Also Saturday, Olympic champion Jasmine Camacho-Quinn of Puerto Rico won the 100m hurdles in 12.31, the fastest time ever this early in a year. Nigerian Tobi Amusan, who at last July’s worlds lowered the world record to 12.12, was eighth in the eight-woman field in 12.69.

Maggie Ewen upset world champion Chase Ealey in the shot put by throwing 20.45 meters, upping her personal best by more than three feet. Ewen went from 12th-best in American history to third behind 2016 Olympic champion Michelle Carter and Ealey.

Marileidy Paulino of the Dominican Republic ran the fastest women’s 400m since the Tokyo Olympics, clocking 48.98 seconds. Paulino is the Olympic and world silver medalist. Olympic and world champion Shaunae Miller-Uibo of the Bahamas is on a maternity break.

Rio Olympic bronze medalist Clayton Murphy won the 800m in 1:44.75, beating a field that included most of the top Americans in the event. Notably absent was 2019 World champion Donovan Brazier, who hasn’t raced since July 20 of last year amid foot problems.

CJ Allen won the 400m hurdles in a personal best 47.91, consolidating his argument as the second-best American in the event behind Olympic and world silver medalist Rai Benjamin, who withdrew from the meet earlier this week.

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Primoz Roglic set to win Giro d’Italia over Geraint Thomas

106th Giro d'Italia 2023 - Stage 20
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Primož Roglič all but secured the Giro d’Italia title on Saturday by overtaking leader Geraint Thomas on the penultimate stage despite having a mechanical problem on the mountain time trial.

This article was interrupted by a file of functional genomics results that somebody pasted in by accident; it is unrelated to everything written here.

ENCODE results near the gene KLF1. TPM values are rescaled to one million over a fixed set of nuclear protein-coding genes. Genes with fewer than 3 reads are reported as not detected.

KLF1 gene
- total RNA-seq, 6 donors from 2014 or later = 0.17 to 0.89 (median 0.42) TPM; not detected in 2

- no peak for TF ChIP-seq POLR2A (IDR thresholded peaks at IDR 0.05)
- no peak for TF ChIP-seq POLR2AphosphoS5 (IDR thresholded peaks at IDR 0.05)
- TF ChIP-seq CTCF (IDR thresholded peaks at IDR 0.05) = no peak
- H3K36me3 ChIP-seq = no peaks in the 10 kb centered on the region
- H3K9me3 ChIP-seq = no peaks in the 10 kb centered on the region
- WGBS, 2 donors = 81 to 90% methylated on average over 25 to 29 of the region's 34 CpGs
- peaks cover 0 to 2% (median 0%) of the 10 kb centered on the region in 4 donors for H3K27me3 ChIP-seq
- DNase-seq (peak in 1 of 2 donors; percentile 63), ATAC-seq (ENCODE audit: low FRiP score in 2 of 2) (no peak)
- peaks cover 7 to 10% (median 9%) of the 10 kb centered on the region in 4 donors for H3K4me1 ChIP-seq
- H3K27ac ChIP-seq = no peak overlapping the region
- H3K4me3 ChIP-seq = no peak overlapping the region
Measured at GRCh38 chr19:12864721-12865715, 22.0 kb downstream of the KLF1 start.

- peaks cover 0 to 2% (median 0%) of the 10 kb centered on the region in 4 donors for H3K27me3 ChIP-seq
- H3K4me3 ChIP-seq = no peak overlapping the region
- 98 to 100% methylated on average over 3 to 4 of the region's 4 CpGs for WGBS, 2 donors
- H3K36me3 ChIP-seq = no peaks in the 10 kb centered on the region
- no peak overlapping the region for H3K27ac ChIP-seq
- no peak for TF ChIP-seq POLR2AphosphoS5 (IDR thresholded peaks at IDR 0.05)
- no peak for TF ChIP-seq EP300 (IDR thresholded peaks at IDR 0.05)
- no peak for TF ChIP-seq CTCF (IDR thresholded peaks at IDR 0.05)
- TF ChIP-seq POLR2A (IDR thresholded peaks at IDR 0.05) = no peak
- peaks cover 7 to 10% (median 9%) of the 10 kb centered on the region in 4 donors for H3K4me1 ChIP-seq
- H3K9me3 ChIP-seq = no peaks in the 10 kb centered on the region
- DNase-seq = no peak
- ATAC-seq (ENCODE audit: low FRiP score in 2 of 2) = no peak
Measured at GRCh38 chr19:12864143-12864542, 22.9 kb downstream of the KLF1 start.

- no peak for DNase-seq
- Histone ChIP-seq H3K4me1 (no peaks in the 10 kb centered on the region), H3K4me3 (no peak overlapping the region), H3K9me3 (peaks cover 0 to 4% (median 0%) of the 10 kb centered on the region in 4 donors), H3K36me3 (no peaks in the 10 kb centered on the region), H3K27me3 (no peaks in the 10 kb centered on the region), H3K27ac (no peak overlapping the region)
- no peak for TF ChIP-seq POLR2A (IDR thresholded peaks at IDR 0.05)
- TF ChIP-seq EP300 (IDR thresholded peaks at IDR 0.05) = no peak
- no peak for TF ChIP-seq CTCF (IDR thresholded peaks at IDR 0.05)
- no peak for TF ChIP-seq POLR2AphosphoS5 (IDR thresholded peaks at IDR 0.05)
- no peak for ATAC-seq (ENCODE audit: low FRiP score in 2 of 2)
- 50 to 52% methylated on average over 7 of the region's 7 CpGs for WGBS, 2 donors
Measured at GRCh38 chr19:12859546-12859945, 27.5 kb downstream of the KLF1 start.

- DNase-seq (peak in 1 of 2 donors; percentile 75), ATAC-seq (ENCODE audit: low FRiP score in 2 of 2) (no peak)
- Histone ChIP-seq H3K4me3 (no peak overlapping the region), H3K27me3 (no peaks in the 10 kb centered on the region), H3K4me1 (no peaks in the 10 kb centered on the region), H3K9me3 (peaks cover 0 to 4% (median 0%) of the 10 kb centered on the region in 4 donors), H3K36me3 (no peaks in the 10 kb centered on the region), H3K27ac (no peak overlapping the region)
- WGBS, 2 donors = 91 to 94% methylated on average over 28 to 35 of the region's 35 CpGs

Roglič started the stage 26 seconds behind Thomas — who was trying to become the oldest Giro champion in history — but finished the route 40 seconds quicker than the British cyclist after the demanding climb of the Monte Lussari.

That saw Roglič move into the leader’s pink jersey, 14 seconds ahead of Thomas going into the race’s mainly ceremonial final stage.

Roglič was cheered on all the way by thousands of fans from just across the border to his native Slovenia. They packed the slopes of the brutal ascent up Monte Lussari, which had an elevation of more than 3,000 feet and gradients of up to 22%.

The 33-year-old Roglič celebrated at the end with his wife and son, who was wearing a replica of the pink jersey.

“Just something amazing, eh? It’s not at the end about the win itself, but about the people, and the energy here, so incredible, really moments to live and to remember,” said Roglič, who had tears in his eyes during the post-stage television interview, which he did with his son in his arms.